Sleipner is an extensible load-balancing framework using multicasting, developed for the Linux 2.4 kernel. It was written as a project at ITU with the
purpose of studying decentralized (no single point of failure) load balancing technologies. The project is not in a state where we would recommend real world usage and it is not being developed further or mainained for the time being.
If you need to use something like this in production systems we recommend that you take a look at the CLUSTER_IP netfilter module, which ships with the kernel.
However the code remains available for download should you
wish to peruse it or play with it.
As do the report of our work which contains documentation of the code, detailed description of
the method, test results and a survey of load-balancing technologies.
Sleipners orignal purpose
Various load-balancing solutions are available today. Most of these suffer
from several issues such as single point of failure or merely the high prices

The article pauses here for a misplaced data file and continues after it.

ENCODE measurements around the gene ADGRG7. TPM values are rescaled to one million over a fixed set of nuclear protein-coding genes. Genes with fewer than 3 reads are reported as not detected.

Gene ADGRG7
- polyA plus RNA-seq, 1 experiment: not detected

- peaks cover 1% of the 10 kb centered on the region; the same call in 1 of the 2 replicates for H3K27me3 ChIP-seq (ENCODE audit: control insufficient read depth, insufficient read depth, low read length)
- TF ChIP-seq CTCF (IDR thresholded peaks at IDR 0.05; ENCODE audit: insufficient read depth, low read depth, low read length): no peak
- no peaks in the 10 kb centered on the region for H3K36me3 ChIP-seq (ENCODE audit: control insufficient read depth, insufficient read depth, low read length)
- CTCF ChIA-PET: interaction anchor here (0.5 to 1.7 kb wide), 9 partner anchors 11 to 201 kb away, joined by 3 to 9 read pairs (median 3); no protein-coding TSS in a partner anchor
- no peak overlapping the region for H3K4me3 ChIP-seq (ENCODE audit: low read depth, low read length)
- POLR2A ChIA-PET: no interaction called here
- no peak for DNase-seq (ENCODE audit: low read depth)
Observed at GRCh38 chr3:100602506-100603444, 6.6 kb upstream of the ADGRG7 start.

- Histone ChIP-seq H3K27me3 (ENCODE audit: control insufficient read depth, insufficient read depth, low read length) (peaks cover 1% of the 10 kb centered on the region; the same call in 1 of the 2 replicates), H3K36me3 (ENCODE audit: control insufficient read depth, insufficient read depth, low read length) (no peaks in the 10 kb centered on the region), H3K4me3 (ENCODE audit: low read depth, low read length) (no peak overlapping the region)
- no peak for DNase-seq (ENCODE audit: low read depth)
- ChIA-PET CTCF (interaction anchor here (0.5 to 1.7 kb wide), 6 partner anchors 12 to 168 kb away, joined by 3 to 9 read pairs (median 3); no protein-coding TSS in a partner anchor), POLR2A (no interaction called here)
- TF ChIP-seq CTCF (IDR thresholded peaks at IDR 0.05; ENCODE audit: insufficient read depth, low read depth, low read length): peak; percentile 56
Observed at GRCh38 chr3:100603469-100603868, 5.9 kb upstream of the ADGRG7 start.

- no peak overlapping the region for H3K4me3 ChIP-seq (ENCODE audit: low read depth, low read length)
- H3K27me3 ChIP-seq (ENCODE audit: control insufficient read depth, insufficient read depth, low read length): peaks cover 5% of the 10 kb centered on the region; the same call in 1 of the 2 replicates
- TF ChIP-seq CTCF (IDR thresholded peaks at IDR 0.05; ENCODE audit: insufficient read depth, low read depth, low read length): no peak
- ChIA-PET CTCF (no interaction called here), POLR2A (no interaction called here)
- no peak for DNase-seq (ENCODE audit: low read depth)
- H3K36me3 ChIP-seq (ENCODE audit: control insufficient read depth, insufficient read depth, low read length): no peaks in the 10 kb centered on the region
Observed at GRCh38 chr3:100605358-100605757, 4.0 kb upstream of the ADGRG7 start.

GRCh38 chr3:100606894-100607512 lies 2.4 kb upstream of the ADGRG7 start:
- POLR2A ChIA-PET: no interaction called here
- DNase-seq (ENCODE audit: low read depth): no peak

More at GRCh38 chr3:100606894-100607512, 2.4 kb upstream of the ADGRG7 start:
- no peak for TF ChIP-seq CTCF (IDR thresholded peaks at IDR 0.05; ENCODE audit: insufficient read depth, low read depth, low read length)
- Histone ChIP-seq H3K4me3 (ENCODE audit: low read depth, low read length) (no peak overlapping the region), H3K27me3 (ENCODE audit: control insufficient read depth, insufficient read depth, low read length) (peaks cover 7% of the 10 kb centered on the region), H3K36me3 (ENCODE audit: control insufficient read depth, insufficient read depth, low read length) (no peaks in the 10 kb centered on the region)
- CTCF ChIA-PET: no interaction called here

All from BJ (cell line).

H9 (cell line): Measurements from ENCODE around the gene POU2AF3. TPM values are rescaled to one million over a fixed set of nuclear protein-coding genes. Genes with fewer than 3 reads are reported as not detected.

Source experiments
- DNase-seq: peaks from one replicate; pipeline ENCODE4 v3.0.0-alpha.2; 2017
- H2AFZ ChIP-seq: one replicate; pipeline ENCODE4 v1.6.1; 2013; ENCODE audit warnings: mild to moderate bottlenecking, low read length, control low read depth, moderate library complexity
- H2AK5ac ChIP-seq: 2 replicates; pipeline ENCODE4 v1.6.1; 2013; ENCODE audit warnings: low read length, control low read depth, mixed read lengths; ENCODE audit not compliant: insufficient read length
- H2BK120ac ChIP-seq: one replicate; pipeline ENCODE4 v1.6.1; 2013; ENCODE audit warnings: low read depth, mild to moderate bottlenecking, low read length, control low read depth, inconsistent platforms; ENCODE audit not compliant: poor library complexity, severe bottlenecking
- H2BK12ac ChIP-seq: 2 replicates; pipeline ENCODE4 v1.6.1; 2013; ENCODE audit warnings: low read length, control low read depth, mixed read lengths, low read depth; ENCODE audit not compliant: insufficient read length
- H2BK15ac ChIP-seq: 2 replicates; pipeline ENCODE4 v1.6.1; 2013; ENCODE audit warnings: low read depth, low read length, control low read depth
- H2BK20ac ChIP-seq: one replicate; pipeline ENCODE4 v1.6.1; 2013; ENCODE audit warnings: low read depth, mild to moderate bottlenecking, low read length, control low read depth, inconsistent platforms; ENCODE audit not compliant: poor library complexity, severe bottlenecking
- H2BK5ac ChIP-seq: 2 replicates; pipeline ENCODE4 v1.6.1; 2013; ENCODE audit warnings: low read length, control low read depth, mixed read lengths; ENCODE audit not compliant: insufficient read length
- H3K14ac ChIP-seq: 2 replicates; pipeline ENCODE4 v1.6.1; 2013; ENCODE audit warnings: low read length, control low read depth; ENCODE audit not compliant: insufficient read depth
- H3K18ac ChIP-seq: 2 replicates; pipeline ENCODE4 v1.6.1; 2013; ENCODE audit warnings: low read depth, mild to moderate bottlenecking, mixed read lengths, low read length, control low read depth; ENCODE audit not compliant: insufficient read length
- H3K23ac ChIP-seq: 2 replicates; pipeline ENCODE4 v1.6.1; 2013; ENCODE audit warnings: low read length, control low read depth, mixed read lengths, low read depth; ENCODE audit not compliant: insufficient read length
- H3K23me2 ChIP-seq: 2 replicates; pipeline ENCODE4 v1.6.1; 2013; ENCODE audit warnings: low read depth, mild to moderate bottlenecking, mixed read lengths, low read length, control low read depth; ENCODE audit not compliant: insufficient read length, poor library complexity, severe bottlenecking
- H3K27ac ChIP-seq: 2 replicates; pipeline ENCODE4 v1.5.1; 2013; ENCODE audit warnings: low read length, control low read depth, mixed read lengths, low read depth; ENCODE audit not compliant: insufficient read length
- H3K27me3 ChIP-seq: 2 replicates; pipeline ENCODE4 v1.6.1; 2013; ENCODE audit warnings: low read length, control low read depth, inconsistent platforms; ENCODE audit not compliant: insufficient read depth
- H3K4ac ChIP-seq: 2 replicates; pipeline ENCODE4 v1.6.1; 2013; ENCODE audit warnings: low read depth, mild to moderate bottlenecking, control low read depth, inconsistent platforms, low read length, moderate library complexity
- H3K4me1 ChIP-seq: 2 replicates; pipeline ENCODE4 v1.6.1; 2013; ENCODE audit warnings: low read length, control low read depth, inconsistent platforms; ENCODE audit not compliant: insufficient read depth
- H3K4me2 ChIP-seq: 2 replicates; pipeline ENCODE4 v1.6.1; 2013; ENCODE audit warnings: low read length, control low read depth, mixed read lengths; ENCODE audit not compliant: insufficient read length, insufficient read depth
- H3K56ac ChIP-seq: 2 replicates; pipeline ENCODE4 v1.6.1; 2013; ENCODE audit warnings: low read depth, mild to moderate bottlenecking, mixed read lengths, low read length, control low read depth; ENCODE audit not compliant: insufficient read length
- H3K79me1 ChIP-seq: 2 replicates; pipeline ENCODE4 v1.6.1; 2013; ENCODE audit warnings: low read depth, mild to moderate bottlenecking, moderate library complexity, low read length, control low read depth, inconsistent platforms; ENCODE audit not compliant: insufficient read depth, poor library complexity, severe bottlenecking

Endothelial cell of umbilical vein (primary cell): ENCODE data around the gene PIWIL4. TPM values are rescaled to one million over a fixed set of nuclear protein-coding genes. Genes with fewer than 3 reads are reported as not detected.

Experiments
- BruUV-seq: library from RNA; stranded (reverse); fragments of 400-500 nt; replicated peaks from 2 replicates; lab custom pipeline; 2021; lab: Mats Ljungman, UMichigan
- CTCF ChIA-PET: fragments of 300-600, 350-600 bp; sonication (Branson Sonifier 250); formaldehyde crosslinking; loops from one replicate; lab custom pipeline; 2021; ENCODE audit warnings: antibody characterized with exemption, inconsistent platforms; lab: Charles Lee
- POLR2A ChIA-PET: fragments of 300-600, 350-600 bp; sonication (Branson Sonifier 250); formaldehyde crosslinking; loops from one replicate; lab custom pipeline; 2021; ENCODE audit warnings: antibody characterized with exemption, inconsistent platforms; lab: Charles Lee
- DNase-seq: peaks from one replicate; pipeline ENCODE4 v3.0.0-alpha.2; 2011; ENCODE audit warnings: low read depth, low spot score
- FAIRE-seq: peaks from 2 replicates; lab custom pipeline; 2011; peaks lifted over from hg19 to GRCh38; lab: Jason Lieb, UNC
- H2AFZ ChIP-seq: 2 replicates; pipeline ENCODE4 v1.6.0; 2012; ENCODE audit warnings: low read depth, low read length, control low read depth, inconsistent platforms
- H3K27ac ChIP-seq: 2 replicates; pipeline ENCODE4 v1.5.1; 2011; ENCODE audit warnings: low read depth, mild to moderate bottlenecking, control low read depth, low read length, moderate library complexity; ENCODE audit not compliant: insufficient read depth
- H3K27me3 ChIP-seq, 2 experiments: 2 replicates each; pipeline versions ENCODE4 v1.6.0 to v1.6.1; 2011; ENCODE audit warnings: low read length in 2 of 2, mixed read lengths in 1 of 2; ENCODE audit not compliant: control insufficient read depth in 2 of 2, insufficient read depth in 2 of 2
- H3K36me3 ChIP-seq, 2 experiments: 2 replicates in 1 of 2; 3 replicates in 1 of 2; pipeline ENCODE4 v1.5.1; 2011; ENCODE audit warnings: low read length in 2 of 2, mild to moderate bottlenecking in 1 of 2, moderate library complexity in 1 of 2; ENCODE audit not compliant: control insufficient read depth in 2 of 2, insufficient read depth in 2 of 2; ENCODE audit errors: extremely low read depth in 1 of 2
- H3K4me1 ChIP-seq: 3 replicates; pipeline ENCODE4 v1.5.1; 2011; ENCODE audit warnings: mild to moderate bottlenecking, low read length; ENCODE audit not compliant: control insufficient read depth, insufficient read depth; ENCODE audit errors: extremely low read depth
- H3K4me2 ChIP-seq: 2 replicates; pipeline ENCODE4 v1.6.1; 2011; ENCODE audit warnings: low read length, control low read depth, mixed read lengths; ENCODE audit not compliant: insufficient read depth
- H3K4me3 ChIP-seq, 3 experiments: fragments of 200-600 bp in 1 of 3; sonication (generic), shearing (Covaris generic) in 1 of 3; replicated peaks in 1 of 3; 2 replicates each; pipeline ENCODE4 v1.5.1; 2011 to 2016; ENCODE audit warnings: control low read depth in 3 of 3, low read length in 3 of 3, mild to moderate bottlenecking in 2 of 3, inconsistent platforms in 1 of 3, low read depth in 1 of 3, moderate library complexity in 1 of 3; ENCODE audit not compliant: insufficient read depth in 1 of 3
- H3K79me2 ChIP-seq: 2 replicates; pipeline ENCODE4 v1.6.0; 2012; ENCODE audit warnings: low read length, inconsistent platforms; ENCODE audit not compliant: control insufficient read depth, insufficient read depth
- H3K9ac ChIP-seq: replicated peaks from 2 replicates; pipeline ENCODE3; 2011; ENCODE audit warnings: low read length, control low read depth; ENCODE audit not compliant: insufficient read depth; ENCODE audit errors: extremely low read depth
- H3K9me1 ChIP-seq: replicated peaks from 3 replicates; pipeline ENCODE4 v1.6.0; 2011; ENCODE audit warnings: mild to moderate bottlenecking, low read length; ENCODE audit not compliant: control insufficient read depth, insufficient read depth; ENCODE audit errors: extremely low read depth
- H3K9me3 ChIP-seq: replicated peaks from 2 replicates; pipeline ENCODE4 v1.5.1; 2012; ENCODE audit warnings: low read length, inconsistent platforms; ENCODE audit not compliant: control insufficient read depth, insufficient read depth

that comes with specialised and proprietary solutions. We propose and implement
a framework for load balancing solutions that eliminates the single
point of failure. The framework, called Sleipner after the Odin's eight legged horse
from Nordic mythology, is flexible and enables programmers to adapt
the load balancing to the exact requirements a such may have. The framework
enables the programmer to create single system image clusters, which
to the outside world looks like a single host. We use multicasting in order
to distribute the packets to all cluster hosts. These are hereafter filtered
on each cluster host such that only one host ends up receiving the packet.
The idea is that no two web clusters are alike.
Each cluster has its own unique requirements in respect to reliability and performance.
In order for this to be accomplished we have created the foundation for future implementations
of load-balancing algorithms, that is we have hidden all the kernel specific implementation
that is needed to make load balancing.